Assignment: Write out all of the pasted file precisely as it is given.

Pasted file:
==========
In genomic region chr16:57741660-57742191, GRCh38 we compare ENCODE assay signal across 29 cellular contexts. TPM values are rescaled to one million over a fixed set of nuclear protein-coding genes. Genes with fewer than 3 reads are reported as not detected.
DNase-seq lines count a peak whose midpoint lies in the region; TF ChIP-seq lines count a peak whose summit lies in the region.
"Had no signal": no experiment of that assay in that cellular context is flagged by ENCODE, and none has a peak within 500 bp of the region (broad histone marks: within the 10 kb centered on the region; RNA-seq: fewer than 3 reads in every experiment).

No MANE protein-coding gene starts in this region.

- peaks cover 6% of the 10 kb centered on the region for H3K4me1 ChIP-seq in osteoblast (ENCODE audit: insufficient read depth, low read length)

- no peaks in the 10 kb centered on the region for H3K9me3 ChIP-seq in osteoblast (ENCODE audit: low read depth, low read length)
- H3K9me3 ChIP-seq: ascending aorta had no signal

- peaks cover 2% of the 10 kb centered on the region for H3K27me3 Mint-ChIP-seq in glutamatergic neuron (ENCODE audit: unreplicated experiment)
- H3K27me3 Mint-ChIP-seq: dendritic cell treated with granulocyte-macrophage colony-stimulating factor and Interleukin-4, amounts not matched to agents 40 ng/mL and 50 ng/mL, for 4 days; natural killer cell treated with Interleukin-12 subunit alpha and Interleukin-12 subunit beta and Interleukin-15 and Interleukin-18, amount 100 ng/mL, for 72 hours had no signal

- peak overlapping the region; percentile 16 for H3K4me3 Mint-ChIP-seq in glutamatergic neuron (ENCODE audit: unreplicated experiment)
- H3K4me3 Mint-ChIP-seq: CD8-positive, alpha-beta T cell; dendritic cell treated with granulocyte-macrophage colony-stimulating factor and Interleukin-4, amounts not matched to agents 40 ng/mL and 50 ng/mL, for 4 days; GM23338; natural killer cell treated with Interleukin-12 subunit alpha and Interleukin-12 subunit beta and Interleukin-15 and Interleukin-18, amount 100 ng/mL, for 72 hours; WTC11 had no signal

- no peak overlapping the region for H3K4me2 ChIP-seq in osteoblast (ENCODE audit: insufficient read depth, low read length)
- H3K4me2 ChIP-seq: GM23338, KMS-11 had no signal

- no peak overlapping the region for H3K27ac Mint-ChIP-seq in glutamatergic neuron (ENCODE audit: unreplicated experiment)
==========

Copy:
In genomic region chr16:57741660-57742191, GRCh38 we compare ENCODE assay signal across 29 cellular contexts. TPM values are rescaled to one million over a fixed set of nuclear protein-coding genes. Genes with fewer than 3 reads are reported as not detected.
DNase-seq lines count a peak whose midpoint lies in the region; TF ChIP-seq lines count a peak whose summit lies in the region.
"Had no signal": no experiment of that assay in that cellular context is flagged by ENCODE, and none has a peak within 500 bp of the region (broad histone marks: within the 10 kb centered on the region; RNA-seq: fewer than 3 reads in every experiment).

No MANE protein-coding gene starts in this region.

- peaks cover 6% of the 10 kb centered on the region for H3K4me1 ChIP-seq in osteoblast (ENCODE audit: insufficient read depth, low read length)

- no peaks in the 10 kb centered on the region for H3K9me3 ChIP-seq in osteoblast (ENCODE audit: low read depth, low read length)
- H3K9me3 ChIP-seq: ascending aorta had no signal

- peaks cover 2% of the 10 kb centered on the region for H3K27me3 Mint-ChIP-seq in glutamatergic neuron (ENCODE audit: unreplicated experiment)
- H3K27me3 Mint-ChIP-seq: dendritic cell treated with granulocyte-macrophage colony-stimulating factor and Interleukin-4, amounts not matched to agents 40 ng/mL and 50 ng/mL, for 4 days; natural killer cell treated with Interleukin-12 subunit alpha and Interleukin-12 subunit beta and Interleukin-15 and Interleukin-18, amount 100 ng/mL, for 72 hours had no signal

- peak overlapping the region; percentile 16 for H3K4me3 Mint-ChIP-seq in glutamatergic neuron (ENCODE audit: unreplicated experiment)
- H3K4me3 Mint-ChIP-seq: CD8-positive, alpha-beta T cell; dendritic cell treated with granulocyte-macrophage colony-stimulating factor and Interleukin-4, amounts not matched to agents 40 ng/mL and 50 ng/mL, for 4 days; GM23338; natural killer cell treated with Interleukin-12 subunit alpha and Interleukin-12 subunit beta and Interleukin-15 and Interleukin-18, amount 100 ng/mL, for 72 hours; WTC11 had no signal

- no peak overlapping the region for H3K4me2 ChIP-seq in osteoblast (ENCODE audit: insufficient read depth, low read length)
- H3K4me2 ChIP-seq: GM23338, KMS-11 had no signal

- no peak overlapping the region for H3K27ac Mint-ChIP-seq in glutamatergic neuron (ENCODE audit: unreplicated experiment)